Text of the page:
Russia: Economic contraction in Q1 is less severe than previously feared
May 16, 2016
The Russian economy was more resilient than expected in the first quarter, despite a renewed fall in oil prices at the beginning of the year and heightened volatility in financial markets. According to a preliminary estimate released by the Federal Statistics Service (Rosstat) on 16 May, GDP decreased 1.2% on an annual basis in Q1, which overshot the 3.8% contraction registered in Q4 2015. The result fared better than the 2.0% contraction the markets had expected and the Ministry of Economic Development’s estimate, which had predicted a 1.4% decrease.
Although Rosstat did not release a detailed breakdown of data, the majority of analysts agree that the main drag on growth continued to be private consumption. Household consumption remained weak as a result of deteriorating real wages, high unemployment and less positive lending conditions. However, since inflation began to fall gradually at the beginning of the year and the Russian ruble stabilized toward the end of the first quarter, dynamics in real wages improved somewhat in Q1. By the end of Q1, real wages declined only 3.0% year-on-year, which was a notable improvement over the nearly 10.0% decrease tallied at the end of 2015. Moreover, gross fixed investment continued to decline in the first quarter, although the contraction was likely less severe than in Q4 2015 as government provided additional support to state-owned firms. Another factor that analysts believe aided economic activity in Q1 was the fact that the Central Bank maintained the monetary policy rate at 11.0%, buttressing ailing banks to attract more deposits in order to restore credit flows to businesses. Moreover, after the ruble plunged to an all-time low in January, it has stabilized as crude oil prices have rebounded since February. The Central Bank has also credited the ruble’s free-float regime for helping offset external shocks.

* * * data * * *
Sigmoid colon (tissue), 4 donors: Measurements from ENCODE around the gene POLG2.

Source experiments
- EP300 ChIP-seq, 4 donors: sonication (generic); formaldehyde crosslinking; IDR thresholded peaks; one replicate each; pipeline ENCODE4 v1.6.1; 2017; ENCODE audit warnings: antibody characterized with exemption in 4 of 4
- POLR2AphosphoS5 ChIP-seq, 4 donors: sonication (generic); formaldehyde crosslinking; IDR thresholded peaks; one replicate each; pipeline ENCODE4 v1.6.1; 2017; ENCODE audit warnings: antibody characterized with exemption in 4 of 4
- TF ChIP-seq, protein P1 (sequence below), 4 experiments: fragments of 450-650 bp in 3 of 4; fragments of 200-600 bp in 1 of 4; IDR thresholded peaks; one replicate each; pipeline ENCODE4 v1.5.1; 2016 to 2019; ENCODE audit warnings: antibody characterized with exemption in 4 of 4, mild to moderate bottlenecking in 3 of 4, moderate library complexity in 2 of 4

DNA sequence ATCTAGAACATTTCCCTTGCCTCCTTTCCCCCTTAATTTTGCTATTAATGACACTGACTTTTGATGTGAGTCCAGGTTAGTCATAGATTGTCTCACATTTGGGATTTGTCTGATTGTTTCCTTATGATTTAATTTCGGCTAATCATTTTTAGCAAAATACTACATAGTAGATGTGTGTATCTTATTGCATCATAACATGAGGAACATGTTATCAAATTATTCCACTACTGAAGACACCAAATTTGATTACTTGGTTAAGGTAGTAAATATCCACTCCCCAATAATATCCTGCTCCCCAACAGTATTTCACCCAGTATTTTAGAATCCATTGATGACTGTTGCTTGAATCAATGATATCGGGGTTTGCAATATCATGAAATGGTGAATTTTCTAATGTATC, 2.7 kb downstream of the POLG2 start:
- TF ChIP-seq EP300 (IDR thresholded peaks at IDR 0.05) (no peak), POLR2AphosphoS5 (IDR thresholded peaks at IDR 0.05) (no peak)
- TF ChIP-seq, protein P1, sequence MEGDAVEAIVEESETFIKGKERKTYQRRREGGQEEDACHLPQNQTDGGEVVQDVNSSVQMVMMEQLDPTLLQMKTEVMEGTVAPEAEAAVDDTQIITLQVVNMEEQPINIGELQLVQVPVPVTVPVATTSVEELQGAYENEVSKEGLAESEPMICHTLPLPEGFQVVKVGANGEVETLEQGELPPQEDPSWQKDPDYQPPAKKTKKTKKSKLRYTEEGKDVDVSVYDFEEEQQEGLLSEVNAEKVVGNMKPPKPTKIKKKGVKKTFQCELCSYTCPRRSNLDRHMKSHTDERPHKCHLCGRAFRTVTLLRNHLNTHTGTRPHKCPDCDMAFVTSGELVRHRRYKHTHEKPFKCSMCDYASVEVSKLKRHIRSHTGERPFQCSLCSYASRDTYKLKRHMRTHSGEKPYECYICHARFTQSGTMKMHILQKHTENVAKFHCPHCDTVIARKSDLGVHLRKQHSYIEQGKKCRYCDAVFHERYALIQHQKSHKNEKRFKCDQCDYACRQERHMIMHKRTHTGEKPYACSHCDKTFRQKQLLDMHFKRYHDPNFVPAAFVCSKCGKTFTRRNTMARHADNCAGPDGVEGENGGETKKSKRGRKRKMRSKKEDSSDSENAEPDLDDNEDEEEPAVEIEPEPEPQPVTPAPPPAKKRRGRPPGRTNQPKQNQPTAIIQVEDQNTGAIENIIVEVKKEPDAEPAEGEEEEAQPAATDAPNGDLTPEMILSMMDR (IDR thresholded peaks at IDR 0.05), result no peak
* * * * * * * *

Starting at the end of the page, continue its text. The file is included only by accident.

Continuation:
Due to the less negative economic news, the Economic Development Ministry expects the economy to contract only 0.2% this year. Russia’s central Bank is more pessimistic and expects the economy to contract between 1.3% and 1.5% this year.
Author: Ricardo Aceves, Senior Economist